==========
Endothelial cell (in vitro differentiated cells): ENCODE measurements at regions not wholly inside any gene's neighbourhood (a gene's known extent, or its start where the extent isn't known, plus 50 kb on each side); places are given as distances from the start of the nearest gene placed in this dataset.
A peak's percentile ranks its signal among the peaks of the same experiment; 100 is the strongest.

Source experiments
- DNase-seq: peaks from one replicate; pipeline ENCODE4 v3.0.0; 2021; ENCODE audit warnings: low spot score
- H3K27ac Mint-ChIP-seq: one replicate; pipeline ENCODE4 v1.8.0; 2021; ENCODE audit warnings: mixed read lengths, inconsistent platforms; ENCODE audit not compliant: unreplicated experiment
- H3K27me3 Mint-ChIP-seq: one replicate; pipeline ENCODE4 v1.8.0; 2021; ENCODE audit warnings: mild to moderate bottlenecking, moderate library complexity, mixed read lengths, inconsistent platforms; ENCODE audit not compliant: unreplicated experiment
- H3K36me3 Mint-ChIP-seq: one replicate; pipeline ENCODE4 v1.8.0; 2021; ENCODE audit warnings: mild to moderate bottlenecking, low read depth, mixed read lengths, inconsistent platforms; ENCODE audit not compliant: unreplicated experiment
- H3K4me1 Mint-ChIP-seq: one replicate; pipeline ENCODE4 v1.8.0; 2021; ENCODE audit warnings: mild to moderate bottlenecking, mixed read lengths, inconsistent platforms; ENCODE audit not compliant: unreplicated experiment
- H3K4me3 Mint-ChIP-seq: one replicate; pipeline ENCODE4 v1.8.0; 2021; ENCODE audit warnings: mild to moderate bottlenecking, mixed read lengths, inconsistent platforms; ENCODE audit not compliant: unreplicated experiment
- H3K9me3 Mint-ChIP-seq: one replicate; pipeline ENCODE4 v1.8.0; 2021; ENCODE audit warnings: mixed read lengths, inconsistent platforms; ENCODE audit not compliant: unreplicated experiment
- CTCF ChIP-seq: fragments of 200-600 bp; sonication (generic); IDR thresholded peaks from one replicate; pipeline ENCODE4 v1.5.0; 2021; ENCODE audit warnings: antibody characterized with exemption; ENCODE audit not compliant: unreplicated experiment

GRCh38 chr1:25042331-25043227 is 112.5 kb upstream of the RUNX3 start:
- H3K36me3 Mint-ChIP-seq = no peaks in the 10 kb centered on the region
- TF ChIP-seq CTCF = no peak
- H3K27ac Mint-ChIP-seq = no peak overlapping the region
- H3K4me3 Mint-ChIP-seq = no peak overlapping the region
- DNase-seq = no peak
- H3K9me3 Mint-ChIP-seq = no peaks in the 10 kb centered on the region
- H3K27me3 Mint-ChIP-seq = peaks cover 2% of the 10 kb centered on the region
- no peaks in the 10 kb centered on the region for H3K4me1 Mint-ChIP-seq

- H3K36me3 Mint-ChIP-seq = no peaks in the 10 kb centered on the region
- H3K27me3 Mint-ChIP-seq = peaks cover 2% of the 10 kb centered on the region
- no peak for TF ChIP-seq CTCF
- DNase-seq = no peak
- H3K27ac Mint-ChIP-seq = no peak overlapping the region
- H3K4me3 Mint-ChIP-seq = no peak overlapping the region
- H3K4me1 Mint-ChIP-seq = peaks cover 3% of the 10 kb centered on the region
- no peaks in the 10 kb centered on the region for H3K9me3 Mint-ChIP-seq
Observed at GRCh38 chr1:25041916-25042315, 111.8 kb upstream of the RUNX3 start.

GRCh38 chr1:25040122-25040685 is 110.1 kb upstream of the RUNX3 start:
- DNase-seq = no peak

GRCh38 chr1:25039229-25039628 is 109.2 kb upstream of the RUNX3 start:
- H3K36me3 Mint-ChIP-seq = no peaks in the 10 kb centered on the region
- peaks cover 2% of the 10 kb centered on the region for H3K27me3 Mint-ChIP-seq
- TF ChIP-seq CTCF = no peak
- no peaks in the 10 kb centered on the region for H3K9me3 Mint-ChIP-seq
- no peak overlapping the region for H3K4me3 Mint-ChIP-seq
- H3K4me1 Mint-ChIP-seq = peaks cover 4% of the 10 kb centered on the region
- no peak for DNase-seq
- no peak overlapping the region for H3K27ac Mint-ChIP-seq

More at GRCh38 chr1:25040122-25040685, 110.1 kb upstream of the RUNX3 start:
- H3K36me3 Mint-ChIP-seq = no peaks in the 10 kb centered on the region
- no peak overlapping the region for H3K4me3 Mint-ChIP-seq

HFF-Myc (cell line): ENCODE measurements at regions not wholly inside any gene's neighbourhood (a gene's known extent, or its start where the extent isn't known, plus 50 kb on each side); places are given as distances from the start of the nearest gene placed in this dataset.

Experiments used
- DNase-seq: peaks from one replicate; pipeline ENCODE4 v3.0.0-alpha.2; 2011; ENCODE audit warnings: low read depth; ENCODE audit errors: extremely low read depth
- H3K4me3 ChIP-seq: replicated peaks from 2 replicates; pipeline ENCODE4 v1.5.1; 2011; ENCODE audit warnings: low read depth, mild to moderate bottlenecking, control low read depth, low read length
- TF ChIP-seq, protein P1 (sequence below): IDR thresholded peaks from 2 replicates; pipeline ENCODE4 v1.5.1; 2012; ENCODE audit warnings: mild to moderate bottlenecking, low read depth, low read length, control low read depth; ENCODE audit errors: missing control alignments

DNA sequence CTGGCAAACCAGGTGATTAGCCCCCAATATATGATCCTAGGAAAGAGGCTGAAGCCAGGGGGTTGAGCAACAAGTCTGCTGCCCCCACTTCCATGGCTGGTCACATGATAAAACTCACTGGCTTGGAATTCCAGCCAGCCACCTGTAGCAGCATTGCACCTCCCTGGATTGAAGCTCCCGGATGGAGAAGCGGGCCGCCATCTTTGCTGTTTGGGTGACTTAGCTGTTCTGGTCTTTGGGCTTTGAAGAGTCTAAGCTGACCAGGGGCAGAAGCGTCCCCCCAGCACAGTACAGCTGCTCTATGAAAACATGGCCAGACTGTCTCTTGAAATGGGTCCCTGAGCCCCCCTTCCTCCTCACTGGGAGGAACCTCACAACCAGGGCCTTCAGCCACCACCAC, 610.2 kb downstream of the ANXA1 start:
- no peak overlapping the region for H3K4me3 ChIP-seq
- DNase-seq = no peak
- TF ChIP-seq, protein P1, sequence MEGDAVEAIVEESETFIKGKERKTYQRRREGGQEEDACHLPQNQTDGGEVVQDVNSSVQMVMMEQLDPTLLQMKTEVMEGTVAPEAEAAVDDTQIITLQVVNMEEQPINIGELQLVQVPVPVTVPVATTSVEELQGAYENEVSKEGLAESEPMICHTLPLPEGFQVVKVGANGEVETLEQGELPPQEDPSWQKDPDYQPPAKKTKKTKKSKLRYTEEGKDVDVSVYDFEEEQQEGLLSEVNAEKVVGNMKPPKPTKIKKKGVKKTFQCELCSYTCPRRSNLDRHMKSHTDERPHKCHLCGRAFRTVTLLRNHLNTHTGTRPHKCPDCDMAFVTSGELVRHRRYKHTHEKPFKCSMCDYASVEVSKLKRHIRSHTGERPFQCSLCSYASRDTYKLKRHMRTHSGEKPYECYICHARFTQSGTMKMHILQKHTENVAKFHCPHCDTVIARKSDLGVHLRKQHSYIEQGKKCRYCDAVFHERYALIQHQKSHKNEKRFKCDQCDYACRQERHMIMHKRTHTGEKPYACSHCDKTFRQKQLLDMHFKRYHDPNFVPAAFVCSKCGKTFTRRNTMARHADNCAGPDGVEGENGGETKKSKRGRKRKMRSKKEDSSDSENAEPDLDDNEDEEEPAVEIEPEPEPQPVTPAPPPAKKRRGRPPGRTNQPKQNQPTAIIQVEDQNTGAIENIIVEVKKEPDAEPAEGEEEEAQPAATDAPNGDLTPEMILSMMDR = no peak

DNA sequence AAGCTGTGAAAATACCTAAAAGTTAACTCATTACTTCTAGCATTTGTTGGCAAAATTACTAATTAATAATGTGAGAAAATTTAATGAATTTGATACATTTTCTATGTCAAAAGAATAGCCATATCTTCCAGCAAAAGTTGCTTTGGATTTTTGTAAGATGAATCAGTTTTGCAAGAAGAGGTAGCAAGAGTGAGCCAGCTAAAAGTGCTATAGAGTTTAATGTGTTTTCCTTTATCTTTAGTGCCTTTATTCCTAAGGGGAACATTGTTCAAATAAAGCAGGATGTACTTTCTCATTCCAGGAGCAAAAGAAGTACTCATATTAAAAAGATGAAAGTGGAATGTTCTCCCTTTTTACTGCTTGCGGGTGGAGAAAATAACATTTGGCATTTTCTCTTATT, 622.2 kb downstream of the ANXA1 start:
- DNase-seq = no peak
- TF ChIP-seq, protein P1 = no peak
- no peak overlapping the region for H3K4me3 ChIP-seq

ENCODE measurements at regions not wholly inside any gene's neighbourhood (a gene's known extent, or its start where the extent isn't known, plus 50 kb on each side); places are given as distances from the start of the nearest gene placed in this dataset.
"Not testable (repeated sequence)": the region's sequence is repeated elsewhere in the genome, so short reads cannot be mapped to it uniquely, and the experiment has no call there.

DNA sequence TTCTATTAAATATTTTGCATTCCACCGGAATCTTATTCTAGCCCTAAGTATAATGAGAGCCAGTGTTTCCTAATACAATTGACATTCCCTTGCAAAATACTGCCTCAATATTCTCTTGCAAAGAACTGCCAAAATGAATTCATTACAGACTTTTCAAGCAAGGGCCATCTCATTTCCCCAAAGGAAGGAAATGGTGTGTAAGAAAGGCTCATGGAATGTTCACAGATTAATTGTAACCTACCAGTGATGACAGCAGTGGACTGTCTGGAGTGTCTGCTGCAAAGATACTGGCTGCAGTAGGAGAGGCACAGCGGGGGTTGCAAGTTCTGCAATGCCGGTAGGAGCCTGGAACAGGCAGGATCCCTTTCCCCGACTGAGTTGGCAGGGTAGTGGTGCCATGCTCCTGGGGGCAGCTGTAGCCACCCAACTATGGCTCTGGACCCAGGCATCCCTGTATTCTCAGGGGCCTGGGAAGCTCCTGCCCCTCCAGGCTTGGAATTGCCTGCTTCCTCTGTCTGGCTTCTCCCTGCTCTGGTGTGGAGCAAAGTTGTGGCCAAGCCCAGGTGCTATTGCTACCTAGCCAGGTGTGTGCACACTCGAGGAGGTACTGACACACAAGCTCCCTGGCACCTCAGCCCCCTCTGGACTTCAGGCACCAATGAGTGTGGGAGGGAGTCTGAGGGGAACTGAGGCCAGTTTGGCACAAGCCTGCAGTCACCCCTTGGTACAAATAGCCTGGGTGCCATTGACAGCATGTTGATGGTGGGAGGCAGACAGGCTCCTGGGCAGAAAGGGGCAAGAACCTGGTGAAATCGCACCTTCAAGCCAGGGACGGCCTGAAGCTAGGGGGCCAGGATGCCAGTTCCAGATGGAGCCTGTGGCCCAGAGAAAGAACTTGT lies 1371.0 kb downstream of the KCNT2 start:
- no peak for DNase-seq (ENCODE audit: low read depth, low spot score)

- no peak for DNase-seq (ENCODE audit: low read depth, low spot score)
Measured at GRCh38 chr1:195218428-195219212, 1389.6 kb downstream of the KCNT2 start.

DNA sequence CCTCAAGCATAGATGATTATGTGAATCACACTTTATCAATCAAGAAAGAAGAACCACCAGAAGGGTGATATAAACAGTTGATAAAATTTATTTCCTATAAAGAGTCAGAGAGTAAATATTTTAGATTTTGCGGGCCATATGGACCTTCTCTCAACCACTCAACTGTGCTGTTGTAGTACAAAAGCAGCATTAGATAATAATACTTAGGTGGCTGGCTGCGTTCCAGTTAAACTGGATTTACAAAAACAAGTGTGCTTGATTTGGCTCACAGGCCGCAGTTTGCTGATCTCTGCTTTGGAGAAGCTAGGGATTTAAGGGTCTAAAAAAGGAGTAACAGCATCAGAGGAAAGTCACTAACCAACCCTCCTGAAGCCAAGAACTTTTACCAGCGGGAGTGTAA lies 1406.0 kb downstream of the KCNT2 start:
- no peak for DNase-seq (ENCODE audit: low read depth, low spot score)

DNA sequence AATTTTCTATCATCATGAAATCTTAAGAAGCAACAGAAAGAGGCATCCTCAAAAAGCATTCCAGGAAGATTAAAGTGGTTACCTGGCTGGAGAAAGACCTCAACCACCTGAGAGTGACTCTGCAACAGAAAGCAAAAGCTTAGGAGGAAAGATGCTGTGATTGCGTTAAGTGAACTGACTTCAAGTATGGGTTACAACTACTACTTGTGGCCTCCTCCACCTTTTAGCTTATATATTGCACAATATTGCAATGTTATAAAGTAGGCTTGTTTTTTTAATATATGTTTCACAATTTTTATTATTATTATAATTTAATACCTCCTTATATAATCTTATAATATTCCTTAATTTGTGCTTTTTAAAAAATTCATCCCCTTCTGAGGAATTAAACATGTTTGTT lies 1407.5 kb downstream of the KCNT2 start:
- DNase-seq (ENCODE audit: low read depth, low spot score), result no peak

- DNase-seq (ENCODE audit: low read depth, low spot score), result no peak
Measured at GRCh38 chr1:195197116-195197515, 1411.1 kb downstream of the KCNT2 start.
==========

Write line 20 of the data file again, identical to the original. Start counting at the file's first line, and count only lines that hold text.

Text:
- no peaks in the 10 kb centered on the region for H3K4me1 Mint-ChIP-seq